Mar 28, 2024
6 min read

Expert Corner: AI Regulations in APAC in 2024

'Top Voice' on AI regulation on Linkedin Raymond Sun, especially for The Sumsuber Expert Corner, discussed the current regulation of AI in the region

AI’s potential to transform industries is undeniable. From healthcare and finance to manufacturing and agriculture, AI applications are rapidly changing the way we live and work.

The Asia-Pacific (APAC) is a particular growth area for AI. According to the Market Data Forecast, the APAC AI market is predicted to grow at a compound annual growth rate of 39.94% from 2024 to 2029 and the regional market size is expected to be valued at USD 356.13 billion by 2029 (from currently USD 66.38 billion in 2024).

In parallel to this market growth, some APAC governments are also working on regulations to mitigate certain risks and issues around AI like privacy and misinformation. Here’s a quick update on what’s happening in the APAC region (plus US), which has so far seen a diverse range of approaches, with some countries having comprehensive AI regulations while others taking a lighter piecemeal approach.

“AI” encompasses a spectrum of technologies, from narrow predictive algorithms used in finance to large language models embedded in chatbots that can deliver human-like conversations. 

But across the broad spectrum of AI applications, common issues tend to arise around misinformation, privacy violations, intellectual property breaches, biases and discrimination. 

Why regulate AI?

Without any sort of mitigations, these issues can cause real harm to individuals (and even broader society).

Governments have a role in using regulation to lessen these AI-related risks. Given the broadness of the AI field, different applications may require different types and level of regulation. Regulatory approaches could include:

  • voluntary ethical principles or guidelines that promote responsible AI practices across industry; 
  • reforms to existing laws (e.g. updating privacy, IP and consumer laws) so that they’re up-to-date with emerging AI-related risks; or
  • brand new laws that specifically target novel issues and risks of AI (e.g. rules requiring transparency of AI systems).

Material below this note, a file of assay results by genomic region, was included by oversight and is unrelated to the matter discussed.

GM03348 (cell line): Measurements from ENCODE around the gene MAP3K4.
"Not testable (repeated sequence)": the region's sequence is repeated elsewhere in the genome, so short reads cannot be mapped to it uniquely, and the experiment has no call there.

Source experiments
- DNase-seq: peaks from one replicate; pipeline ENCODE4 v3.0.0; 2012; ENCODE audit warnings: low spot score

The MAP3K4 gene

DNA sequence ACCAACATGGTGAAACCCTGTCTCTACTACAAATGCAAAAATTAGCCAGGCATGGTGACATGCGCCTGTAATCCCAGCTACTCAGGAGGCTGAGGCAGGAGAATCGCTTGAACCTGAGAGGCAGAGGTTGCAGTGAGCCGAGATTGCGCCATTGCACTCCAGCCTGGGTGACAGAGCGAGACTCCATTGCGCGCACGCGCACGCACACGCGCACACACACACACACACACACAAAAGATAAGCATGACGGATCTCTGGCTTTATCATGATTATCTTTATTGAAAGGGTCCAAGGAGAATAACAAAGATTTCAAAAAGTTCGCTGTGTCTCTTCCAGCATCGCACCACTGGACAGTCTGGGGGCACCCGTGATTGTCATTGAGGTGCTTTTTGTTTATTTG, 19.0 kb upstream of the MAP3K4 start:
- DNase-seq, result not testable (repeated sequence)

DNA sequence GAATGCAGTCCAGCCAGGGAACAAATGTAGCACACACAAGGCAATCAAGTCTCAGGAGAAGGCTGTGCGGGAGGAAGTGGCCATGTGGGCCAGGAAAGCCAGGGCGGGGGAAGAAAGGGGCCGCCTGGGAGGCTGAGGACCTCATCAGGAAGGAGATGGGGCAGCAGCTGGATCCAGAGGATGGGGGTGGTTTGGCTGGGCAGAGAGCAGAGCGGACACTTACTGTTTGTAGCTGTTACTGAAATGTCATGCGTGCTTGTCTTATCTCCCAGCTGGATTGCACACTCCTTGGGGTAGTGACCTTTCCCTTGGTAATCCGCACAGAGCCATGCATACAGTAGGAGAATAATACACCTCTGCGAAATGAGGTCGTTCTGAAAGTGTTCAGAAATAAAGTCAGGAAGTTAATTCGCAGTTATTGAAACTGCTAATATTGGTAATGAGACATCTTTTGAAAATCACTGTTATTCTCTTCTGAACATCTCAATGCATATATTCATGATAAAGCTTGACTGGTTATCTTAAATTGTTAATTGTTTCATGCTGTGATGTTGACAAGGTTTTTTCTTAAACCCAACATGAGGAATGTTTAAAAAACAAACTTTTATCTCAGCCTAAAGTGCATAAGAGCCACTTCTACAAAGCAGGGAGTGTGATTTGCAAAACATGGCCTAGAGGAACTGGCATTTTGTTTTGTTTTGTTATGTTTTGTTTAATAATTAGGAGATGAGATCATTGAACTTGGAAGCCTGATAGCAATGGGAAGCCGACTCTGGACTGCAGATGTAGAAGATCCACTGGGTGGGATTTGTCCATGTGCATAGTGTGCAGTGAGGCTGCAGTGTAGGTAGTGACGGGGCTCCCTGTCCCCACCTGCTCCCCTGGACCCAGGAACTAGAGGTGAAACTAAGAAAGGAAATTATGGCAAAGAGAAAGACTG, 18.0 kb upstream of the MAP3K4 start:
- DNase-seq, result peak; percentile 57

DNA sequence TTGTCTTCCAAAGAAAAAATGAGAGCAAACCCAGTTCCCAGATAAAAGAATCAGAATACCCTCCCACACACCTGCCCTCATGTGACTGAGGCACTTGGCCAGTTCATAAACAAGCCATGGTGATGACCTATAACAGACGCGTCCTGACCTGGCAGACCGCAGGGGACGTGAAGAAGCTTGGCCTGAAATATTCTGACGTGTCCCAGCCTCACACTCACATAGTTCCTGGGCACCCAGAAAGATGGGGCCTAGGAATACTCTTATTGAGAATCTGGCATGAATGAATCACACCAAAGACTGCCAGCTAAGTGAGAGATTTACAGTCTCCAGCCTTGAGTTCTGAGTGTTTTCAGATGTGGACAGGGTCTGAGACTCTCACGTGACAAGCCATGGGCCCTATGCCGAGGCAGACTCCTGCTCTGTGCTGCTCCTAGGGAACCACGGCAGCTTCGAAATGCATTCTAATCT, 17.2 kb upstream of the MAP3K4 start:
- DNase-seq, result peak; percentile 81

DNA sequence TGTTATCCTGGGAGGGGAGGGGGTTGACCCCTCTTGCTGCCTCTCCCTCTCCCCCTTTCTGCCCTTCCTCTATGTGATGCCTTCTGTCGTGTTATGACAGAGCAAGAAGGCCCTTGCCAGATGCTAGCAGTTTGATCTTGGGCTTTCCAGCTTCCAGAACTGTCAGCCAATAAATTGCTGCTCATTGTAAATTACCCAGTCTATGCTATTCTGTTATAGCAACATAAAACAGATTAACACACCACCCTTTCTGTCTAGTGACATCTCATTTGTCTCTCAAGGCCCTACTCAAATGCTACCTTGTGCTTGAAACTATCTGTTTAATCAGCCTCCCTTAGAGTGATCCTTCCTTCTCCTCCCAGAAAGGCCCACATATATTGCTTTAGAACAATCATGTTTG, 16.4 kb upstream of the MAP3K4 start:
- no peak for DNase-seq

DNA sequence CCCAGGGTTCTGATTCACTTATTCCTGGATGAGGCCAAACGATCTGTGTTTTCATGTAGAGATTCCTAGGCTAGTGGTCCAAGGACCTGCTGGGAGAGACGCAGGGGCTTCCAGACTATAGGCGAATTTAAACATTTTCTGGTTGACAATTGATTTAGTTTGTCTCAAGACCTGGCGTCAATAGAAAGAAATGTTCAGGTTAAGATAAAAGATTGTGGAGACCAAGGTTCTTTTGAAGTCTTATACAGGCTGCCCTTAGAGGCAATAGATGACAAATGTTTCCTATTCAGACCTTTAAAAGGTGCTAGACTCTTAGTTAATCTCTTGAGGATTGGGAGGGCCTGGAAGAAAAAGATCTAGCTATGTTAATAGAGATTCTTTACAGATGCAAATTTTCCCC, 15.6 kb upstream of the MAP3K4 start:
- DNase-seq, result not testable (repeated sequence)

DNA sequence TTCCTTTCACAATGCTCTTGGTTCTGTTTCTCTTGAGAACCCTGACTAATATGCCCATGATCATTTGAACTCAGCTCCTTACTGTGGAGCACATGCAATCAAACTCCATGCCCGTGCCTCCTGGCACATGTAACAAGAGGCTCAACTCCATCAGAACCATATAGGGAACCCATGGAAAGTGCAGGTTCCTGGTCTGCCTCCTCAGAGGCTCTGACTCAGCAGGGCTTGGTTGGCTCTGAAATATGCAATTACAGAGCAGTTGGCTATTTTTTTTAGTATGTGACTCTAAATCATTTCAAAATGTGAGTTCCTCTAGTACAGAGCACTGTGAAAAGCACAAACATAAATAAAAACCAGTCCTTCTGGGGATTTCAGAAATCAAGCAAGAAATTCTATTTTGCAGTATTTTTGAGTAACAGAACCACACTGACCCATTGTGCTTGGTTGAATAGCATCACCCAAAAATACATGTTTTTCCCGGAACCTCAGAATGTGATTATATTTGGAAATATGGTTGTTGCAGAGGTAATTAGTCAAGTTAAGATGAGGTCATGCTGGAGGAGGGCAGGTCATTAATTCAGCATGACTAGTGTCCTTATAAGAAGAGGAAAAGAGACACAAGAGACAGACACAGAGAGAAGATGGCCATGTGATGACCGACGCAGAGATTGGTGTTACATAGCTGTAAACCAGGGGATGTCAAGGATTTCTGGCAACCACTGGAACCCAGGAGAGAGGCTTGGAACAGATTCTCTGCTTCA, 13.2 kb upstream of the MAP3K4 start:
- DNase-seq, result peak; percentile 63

Clear regulations can foster public trust in AI, encouraging wider adoption and responsible innovation. 

But governments need to find the right balance of regulation that sufficiently mitigate risks without slowing down innovation and industry. Each government has its own approach to this balance based on their political, economical and cultural factors. We can see these different approaches across APAC.


Let’s start with China, which is the only APAC country that already comprehensive AI-specific laws in place. 

Currently, China has enacted laws on internet recommendation algorithms, “deep synthesis technology” (which cover deepfakes), and generative AI

Notice that China is regulating only specific applications of AI one-by-one, prioritising apps that are likely to spread misinformation. 

This is why these regulations share into similar concepts and mechanisms, such as a database to register algorithms, watermarking and labelling requirements, pre-deployment security assessments, and prohibitions on use of these AI applications to harm societal values and individual rights. These regulations are relatively strict compared to global standards, and China plans to further standardise its domestic AI industry.

China’s data protection law also regulates autonomous decision making (ADM) systems, requiring them to be transparent, fair and just, and allow individuals to opt-out of such systems.

United States of America (US)

Despite its leadership in AI research and development, the US has a rather messy patchwork of laws and voluntary frameworks on AI, across both federal and state levels.

But for now, the only development that you need to know is President Biden’s Executive Order on the Safe, Secure, and Trustworthy Development and Use of Artificial Intelligence (Order). In the US, the President has the power to issue these “executive orders” to require federal agencies to do certain things. Under this Order, various US government departments have been working on regulations that require:

  • major AI developers to report certain safety information of high risk AI systems to the government;
  • major cloud platforms to report to the government whenever their cloud services are used by foreign entities to train powerful AI systems; and
  • public sector agencies to comply with certain AI safety guidelines.

These initiatives mostly affect Big Tech and the US public sector, rather than SMEs in the private sector.

But there are some proposals on the horizon. Deepfakes are a hot topic lately, with recent high-profile incidents such as deepfake pornography of Taylor Swift, and scam calls using AI-generated voice purporting to be from President Biden highlighting the concerns around the misuse of deepfakes to spread false misinformation, defame others or violating privacy. AI-generated political content and advertising which intend to mislead or sway votes also pose a modern challenge to elections. Federal and state governments have thus been stepping up to control nefarious deepfakes. For example, with US federal lawmakers have proposeding a bill to protect individuals from deepfakes of them that they didn’t consent to. Meanwhile, states like California, Virgina, Texas and Michigan have laws which criminalise deepfakes for pornography, political purposes, or both.